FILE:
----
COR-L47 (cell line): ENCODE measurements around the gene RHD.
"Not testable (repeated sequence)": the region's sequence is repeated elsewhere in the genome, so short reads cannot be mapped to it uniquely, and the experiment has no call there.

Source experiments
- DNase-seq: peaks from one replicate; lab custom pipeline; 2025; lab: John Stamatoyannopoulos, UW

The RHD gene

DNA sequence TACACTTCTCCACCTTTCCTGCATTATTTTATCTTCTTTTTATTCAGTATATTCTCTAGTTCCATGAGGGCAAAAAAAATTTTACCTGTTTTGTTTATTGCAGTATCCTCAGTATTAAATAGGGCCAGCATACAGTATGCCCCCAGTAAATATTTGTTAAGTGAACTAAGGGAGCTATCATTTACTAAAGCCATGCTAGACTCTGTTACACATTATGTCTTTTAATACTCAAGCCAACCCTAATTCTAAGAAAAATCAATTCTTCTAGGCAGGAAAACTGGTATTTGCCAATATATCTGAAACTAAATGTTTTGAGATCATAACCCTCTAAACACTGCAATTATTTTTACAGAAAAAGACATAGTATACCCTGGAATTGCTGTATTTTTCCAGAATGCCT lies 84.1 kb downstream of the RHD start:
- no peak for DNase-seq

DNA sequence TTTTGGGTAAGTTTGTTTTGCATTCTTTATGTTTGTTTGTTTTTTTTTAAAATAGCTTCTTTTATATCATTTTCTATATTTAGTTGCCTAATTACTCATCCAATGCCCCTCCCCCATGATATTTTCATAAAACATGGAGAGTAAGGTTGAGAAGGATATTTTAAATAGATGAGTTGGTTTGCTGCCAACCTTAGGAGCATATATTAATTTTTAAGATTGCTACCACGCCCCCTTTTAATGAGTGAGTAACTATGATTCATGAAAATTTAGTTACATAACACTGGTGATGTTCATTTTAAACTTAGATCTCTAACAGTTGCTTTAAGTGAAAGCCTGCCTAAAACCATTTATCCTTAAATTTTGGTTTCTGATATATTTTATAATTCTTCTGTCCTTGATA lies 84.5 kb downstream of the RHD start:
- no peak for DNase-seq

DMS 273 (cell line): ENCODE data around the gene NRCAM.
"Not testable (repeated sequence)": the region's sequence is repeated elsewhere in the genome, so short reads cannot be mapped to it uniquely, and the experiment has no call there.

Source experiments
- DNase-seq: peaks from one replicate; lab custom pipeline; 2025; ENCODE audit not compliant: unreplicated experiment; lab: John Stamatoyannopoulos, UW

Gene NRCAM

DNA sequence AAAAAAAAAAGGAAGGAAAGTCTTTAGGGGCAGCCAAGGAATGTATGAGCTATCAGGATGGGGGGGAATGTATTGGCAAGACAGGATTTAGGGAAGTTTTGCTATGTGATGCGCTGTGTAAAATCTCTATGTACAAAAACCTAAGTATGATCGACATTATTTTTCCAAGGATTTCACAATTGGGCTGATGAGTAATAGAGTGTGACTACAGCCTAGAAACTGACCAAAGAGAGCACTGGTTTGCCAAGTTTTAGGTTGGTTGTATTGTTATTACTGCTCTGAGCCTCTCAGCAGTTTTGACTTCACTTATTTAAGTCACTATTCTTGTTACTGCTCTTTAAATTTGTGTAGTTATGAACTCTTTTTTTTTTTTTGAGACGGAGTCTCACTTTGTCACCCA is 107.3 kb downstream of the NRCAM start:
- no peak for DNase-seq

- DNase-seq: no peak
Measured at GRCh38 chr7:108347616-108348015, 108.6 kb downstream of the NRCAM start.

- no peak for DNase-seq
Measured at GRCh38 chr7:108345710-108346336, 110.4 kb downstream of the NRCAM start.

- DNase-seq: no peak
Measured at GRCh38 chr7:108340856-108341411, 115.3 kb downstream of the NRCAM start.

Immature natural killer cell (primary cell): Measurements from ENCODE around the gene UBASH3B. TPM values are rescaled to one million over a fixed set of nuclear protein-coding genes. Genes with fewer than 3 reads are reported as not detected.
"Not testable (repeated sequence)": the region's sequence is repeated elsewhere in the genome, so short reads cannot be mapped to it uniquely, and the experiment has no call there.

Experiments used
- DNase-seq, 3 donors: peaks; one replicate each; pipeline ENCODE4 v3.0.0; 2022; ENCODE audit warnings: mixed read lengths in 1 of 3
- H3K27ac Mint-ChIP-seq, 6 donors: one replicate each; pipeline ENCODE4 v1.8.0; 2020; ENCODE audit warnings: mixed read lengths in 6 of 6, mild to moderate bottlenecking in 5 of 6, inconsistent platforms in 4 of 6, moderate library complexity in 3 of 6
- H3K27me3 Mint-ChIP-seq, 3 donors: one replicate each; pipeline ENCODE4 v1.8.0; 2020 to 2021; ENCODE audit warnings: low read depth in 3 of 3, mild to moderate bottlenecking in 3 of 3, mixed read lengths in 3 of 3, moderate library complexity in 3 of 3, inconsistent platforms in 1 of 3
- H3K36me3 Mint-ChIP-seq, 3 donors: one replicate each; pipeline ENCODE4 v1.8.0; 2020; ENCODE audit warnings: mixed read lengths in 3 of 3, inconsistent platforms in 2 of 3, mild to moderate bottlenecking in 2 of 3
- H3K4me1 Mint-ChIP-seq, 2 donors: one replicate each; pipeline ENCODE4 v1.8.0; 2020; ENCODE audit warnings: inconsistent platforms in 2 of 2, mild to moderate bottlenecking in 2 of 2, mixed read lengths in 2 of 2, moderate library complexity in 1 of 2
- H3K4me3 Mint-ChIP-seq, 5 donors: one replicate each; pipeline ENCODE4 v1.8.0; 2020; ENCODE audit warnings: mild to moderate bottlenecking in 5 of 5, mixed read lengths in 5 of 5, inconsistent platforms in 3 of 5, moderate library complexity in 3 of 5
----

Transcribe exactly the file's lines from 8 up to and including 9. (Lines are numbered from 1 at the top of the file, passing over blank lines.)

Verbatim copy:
DNA sequence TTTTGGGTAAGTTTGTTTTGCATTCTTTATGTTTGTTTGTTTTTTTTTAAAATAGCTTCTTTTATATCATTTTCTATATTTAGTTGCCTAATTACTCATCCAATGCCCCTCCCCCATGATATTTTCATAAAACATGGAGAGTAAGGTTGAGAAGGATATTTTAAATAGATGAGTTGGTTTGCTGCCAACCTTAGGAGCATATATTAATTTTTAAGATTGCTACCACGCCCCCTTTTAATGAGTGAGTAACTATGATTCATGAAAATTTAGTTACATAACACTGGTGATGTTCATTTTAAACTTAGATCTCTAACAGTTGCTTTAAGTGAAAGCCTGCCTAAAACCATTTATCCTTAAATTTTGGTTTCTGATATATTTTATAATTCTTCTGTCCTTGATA lies 84.5 kb downstream of the RHD start:
- no peak for DNase-seq